FIFA President Gianni Infantino sets the big theme before the World Cup. His one-hour plea for host Qatar went around the world. The West comes off particularly badly. The criticism is massive.
Appeared with rolled up sleeves and a big grin Gianni Infantino on the big stage. “Are you feeling alright?” shouted the shirtless FIFA President to the crowd celebrating Fanfest under the Doha evening sky on Saturday night.
He seemed a bit more removed than a few hours earlier during his worldwide sensational, one-hour justification in the press center of the highly controversial World Cup Qatarwhich had made him feel irritatingly much himself.
“Today I feel Qatari, today I feel Arab, today I feel African. Today I feel homosexual. Today I feel handicapped, today I feel like a migrant worker,” said Infantino in the introduction – and thus set the tone a keynote speech against a “double standards“From the west against Qatar and for the World Cup hosts, whom he practically acquitted of all allegations. He should be criticized, please: “Here I am, you can crucify me, that’s what I’m here for.”
Criticism of Infantino
The Swiss led an “explosive tirade against Western criticism,” wrote the US broadcaster CNN. On Saturday, Amnesty International reacted strongly to his statements about the allegedly significantly improved living conditions of migrant workers. Its head of economic, social and cultural rights, Steve Cockburn, said: “By brushing aside legitimate criticisms of the human rights record, Gianni Infantino dismisses the enormous price migrant workers have had to pay to make his flagship tournament possible – as well as the responsibility of FIFA Therefore.”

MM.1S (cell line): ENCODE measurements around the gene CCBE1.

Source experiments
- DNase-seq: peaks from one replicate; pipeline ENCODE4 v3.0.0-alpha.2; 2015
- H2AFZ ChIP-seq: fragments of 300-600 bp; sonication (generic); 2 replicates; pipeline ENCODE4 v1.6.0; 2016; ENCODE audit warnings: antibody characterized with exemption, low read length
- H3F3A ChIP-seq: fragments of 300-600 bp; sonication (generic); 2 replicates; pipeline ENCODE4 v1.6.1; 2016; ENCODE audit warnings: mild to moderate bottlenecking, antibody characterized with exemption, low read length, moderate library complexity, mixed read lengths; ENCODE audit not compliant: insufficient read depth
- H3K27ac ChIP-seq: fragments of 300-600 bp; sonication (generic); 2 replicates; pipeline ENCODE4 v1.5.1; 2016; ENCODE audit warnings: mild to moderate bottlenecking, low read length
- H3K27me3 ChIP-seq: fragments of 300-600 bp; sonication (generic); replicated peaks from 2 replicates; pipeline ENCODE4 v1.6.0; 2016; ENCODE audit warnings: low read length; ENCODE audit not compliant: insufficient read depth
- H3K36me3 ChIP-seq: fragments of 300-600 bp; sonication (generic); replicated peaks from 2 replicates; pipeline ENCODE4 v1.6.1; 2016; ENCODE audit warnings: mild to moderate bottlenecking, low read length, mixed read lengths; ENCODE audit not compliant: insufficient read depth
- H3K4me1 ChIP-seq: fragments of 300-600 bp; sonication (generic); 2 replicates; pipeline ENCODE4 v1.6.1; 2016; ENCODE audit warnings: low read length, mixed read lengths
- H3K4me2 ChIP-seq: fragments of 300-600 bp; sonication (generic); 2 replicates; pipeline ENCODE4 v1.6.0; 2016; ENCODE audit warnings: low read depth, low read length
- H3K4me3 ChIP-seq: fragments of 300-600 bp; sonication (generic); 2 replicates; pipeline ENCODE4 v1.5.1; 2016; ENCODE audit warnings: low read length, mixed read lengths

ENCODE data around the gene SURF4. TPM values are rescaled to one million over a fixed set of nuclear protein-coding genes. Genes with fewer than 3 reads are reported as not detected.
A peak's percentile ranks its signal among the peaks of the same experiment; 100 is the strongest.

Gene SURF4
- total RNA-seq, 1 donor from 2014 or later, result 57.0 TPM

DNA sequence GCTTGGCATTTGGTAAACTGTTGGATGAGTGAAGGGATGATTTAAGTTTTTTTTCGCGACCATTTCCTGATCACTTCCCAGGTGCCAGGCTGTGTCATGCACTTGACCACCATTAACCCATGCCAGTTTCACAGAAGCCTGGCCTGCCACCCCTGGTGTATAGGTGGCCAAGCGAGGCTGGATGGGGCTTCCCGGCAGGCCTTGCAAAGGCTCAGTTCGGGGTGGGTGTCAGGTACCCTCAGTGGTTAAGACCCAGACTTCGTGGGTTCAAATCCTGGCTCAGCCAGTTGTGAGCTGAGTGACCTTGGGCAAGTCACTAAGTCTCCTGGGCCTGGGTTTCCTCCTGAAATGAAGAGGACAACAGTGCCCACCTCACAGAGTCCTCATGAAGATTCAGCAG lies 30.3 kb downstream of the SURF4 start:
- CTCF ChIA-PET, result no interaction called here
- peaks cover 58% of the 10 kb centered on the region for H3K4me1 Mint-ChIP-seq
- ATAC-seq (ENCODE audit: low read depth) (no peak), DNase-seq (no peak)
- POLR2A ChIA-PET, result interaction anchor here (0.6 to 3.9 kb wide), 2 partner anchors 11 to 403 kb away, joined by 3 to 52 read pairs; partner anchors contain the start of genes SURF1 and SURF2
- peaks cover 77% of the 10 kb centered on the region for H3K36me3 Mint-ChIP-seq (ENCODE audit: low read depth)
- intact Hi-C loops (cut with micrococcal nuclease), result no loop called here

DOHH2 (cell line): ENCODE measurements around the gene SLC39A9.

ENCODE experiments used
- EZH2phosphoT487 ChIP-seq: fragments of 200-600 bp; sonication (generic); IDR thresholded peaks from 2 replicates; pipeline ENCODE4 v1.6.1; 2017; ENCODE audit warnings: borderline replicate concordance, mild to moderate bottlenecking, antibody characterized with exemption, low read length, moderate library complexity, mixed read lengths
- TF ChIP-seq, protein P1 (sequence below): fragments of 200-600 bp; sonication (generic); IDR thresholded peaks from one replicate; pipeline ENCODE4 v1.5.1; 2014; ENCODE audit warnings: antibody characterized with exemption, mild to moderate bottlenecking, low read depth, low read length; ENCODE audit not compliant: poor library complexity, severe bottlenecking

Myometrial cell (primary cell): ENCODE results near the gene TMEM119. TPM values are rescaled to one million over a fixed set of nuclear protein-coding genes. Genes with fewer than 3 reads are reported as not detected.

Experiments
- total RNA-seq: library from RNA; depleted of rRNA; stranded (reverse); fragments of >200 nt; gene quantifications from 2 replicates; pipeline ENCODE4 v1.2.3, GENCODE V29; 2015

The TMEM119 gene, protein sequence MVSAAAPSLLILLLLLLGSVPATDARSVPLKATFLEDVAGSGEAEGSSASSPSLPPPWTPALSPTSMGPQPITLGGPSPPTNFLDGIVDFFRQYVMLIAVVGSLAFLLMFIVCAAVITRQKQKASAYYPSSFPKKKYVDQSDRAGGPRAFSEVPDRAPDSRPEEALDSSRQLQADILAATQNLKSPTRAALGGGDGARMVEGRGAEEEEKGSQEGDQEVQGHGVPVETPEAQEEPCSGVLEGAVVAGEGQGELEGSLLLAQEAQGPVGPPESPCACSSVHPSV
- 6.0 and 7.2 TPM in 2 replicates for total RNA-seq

On Sunday, a few hours before the opening game between Qatar and Ecuador, the elite of the national associations met at the very luxurious Fairmont Hotel. Again Infantino took center stage. Shaking his head was the most gracious reaction to the press conference, as a high-ranking official of the European Football Union UEFA said in the brightly lit lobby of the German Press Agency. Infantino had done what he had criticized in the West, even if he presented fundamentally valid arguments on some points: split.
On Sunday evening at the World Cup opening ceremony, the FIFA President sat between Qatar’s head of state Tamim bin Hamad Al Thani and Saudi Crown Prince Mohammed bin Salman, who has been accused of serious human rights abuses. “Let’s celebrate football because football connects the world,” said the Swiss. The stadium cheered.
Denmark’s sporting director “shocked”
“When I saw the FIFA President yesterday, I was shocked, and at that moment I was ashamed to be a part of this event,” said Denmark’s sporting director Peter Möller of the German Press Agency. “I found it embarrassing. This is the man who shapes the image of football and who could actually show what football can do.”
Again and again the 52-year-old Infantino had changed the pace of his speech, built in small pauses. Once he picked up the football placed in front of him on the podium in the Great Hall of the Qatar National Convention Centre. “It’s the only weapon we have,” he said. His messages on human rights, migrant workers, freedom for the LGBTQI+ community seemed tweaked for a long time. “The world is divided enough, a World Cup is a World Cup, it’s not a war,” said Infantino. “We have to take a critical look at ourselves in the mirror.”